whether the proportion of one nucleotide base is significantly
higher or lower than those of other bases. We intend to address
this problem in this subsection. Given the length of a mature
miRNA sequence, the vector of counts, nA, nC, nG, nU,of the
bases, A, C, G, U, follows a multinomial distribution. By the
likelihood ratio method for the test of proportional homogeneity,
we conclude that the proportions of the four bases in every
sequence are significantly different (pvalue < 0). We further find
that at the significance level of 0.05, that there are 341 (about
20%) mature miRNA sequences showing inequality of base
probabilities. The sample proportions of four bases in all miRNA
sequences are presented in Figure 4(a), with the 95% simulta
neous confidence interval [20] at the top of corresponding bar.
These intervals clearly indicate that the four bases are not equally
probable in all the sequences. All these findings imply that there
may exist structural patterns in the sequences of certain mature
miRNAs.
However, as demonstrated in Figure 4(b), the content of GC
(50.8%) is very close to that of AU (49.2%). The 99.9% confidence
interval for the GC content is (0.499, 0.516), which is narrow and
covers 0.5. We comment that the hypothesis of the GC content
being 50% holds as long as the significance level is set to be greater
than 0.0028. This is due to the facts that the sample size N (the
total number of bases in all mature miRNA sequences) is large and
that in the hypothesis testing of a proportion, the significant
probability goes to zero as N approaches infinity.
The Relationship to Evolutionary Conservation
Highly conserved DNA sequences are thought to have
functional value. The genetic conservation across evolution has
been an important benchmark for detecting functionally important
nucleic acid sequences, and for studying gene interactions in
a group of coregulated genes [21–24]. Hirsh and Fraser [25]
revealed a negative and highly significant relationship between the
importance of a gene and the evolutionary rate. Similar relation
ship for miRNAs was also studied in the literature. Zhang et al.
[26] reported the rapid evolution of some miRNA clusters. In this
subsection, we present our findings on the correlation between
evolutionary conservation and the length of mature miRNA
molecules. To our knowledge, this is the first study exploring this
relationship.
All human mature miRNAs are divided into two classes,
conserved and humanspecific, by using the procedure documen
ted in [27]. Out of 1732 mature miRNAs, there are 914 (about
52.8%) miRNAs labeled as conserved and 818 (about 47.2%) as
humanspecific. These two ratios are significantly different (one
sided pvalue is 0.01). Figure 5 shows the length distributions of
the sequences in these two groups. We can see that the sequence
lengths of conserved miRNAs are symmetrically distributed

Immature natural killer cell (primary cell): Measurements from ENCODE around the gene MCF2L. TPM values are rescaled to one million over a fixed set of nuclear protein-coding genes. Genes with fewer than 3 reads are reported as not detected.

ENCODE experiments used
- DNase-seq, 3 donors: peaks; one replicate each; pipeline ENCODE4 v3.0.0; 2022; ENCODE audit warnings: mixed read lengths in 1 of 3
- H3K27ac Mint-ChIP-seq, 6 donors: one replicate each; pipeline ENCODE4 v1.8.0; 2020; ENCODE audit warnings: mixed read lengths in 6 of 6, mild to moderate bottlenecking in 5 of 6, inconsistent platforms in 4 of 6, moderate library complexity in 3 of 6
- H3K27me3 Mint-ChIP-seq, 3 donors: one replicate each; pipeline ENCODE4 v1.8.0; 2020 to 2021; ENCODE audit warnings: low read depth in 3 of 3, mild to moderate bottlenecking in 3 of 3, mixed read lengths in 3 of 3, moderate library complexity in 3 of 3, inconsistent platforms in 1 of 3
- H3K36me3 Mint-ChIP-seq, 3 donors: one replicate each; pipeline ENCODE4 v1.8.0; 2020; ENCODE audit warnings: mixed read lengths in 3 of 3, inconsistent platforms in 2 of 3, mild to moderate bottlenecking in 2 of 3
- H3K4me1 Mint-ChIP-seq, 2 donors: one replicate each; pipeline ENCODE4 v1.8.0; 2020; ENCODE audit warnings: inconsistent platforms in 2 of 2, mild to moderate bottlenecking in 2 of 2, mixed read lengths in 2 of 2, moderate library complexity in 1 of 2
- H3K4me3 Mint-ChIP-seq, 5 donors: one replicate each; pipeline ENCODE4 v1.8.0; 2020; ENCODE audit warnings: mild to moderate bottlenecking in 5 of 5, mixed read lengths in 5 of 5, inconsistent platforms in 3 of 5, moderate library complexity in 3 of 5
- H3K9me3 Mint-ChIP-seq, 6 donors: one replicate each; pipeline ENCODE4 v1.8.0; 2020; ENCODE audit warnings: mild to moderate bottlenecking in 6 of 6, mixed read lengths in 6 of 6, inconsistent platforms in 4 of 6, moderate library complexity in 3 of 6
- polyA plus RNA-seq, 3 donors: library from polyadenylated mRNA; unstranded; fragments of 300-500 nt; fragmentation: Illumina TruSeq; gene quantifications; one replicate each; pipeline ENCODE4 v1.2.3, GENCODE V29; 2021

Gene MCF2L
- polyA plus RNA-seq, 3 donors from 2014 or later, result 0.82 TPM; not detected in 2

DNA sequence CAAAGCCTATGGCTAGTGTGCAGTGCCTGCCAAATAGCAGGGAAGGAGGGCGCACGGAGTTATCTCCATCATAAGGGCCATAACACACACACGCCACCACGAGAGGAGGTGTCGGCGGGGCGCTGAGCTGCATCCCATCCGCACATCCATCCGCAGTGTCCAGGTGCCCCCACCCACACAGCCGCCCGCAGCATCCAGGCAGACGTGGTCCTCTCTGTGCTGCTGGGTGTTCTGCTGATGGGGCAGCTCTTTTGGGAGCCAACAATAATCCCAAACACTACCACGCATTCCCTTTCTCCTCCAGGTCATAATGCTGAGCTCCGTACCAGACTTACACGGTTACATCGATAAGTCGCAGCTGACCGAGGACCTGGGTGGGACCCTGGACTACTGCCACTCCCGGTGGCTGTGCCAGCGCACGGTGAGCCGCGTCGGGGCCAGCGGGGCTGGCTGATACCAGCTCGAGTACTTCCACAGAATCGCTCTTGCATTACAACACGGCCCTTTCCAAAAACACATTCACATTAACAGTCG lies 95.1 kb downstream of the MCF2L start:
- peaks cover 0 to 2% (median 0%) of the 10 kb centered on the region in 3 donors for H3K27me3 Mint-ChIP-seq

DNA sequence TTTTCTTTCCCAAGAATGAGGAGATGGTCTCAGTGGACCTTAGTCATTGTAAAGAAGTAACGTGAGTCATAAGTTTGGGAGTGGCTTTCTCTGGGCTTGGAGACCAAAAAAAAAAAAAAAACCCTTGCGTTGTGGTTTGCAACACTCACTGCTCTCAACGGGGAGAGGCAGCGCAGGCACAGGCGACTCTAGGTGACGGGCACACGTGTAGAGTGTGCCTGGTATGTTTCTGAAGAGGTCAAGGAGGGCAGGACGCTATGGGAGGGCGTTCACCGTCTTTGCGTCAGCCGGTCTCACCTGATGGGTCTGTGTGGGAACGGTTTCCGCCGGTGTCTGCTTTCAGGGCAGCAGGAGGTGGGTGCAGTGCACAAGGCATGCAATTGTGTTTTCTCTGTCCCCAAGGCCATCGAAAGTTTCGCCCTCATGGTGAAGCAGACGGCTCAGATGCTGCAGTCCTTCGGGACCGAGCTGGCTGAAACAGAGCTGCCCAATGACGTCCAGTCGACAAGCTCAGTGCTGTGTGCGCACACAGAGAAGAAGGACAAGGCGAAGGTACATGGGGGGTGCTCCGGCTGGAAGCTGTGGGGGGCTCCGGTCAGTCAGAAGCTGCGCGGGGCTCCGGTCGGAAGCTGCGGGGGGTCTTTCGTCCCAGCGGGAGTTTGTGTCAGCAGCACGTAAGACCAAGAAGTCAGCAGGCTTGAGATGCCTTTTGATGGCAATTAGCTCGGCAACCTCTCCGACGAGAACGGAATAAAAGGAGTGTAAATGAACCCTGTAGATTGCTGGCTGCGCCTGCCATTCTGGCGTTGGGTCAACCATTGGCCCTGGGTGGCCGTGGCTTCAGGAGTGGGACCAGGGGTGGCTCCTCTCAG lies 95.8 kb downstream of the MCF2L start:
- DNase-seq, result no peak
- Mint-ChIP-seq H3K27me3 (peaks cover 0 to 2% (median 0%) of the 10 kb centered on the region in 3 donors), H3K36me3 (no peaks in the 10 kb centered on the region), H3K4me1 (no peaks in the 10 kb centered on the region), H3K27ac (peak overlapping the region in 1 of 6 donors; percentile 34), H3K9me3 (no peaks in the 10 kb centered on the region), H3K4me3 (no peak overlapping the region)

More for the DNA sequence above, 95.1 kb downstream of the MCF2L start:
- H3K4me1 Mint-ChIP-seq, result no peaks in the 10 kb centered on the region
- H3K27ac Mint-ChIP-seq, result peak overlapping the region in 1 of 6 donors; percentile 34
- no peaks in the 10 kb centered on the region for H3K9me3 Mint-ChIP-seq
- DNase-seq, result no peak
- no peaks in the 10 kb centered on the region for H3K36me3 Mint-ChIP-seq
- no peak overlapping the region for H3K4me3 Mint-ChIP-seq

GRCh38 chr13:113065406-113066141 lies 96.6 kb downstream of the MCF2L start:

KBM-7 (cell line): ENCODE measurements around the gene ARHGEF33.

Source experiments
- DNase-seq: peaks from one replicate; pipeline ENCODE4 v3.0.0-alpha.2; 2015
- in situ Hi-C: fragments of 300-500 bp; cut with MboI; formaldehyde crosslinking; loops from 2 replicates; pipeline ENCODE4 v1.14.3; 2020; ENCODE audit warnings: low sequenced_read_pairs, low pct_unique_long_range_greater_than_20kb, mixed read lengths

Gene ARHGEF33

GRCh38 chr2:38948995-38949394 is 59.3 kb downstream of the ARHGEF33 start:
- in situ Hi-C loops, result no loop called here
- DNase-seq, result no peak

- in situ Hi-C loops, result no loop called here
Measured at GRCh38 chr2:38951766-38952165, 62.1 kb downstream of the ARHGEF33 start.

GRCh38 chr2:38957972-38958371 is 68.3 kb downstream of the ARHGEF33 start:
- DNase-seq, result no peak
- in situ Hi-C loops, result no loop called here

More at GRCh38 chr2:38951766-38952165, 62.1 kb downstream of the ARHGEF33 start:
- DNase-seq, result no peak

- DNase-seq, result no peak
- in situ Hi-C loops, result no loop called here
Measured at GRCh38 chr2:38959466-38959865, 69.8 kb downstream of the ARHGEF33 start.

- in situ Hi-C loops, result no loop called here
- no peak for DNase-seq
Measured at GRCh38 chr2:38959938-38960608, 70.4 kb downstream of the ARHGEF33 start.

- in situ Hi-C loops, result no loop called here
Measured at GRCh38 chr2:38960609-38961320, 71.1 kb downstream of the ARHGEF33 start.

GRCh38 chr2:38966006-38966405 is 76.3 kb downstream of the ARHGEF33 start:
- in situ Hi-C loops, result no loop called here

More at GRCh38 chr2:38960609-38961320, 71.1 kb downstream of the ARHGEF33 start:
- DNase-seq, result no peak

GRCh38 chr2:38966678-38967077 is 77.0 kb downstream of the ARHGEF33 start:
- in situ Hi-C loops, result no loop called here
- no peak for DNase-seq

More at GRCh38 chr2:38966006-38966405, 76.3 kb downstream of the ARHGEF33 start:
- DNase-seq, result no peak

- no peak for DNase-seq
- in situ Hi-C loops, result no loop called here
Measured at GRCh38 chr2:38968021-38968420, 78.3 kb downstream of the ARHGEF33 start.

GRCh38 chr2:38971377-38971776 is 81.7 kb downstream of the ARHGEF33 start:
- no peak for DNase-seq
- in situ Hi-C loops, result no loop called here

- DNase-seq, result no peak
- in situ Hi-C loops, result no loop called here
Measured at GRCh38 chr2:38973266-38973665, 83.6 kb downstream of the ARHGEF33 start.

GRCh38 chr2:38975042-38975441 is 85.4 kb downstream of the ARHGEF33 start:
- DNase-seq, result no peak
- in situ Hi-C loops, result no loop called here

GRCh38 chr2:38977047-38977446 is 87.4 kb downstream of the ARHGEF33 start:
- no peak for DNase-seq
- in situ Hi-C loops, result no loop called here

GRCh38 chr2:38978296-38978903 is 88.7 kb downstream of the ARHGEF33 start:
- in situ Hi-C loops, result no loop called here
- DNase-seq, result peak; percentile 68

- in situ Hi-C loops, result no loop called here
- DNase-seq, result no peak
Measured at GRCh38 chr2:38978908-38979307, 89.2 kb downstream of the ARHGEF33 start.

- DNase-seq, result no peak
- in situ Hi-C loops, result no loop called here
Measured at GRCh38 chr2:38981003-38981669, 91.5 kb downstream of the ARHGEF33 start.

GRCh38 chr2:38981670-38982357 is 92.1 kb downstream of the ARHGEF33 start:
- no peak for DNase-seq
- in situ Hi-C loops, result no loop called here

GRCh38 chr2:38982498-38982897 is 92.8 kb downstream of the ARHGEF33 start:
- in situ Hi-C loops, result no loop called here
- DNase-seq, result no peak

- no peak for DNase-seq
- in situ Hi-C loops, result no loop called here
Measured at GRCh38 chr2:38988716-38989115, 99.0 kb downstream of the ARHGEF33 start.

around 22. Both the discrete, symmetric, zeroinflated distribution
(DSZeroinf) and the discrete, symmetric Laplace (DLaplace) can
model the distribution decently and there is little difference
between these two models. On the contrary, the sequence lengths
of humanspecific miRNAs seem to be bimodally distributed with
modes of 16 and 22. One may need a mixture of two distributions
to model this variable well. The percentage (7.3%) of the short
humanspecific miRNAs that have length of 16 or 17 is about ten
fold of that (0.77%) of the short conserved miRNAs (a Ztest for
equality of two percentages gives a pvalue close to 0).
Figure 2. Histogram and corresponding Poissonness plot of
the sequence lengths (sizes) of human mature miRNA mole
cules.
doi:10.1371/journal.pone.0054215.g002
Figure 3. Histogram of sequence lengths of human mature
miRNA molecules and four fitted models.
doi:10.1371/journal.pone.0054215.g003
Sequence Structures of miRNAs and the Implications
PLOS ONE  www.plosone.org3January 2013  Volume 8  Issue 1  e54215
Page 4
All these results indicate that rapid evolution seems to increase
the variation in the sequence lengths of human mature miRNA
molecules, and thus complicate the distribution of the length
variable.
The Characteristic Size of Human miRNA Oncogenes and
Tumor Suppressors
It has become evident that miRNAs control the expression
levels of gene products that are important in cancer progression. A
number of studies have shown that many miRNAs reside within
chromosomal fragile sites in the human genome and that many
miRNAs have been linked to the initiation, progression, and
metastasis of human malignancies, with the earlier reports
associating miRNAs with cancers being published in [28,29].
Some miRNAs are able to target oncogenes – those with capacity
to induce tumor migration and invasion, or tumor suppressor
genes – those with capacity to suppress cancer and metastasis [30–
33]. The essence of the miRNA’s regulatory mechanism in cancer
lies in that increased expression of certain miRNAs can result in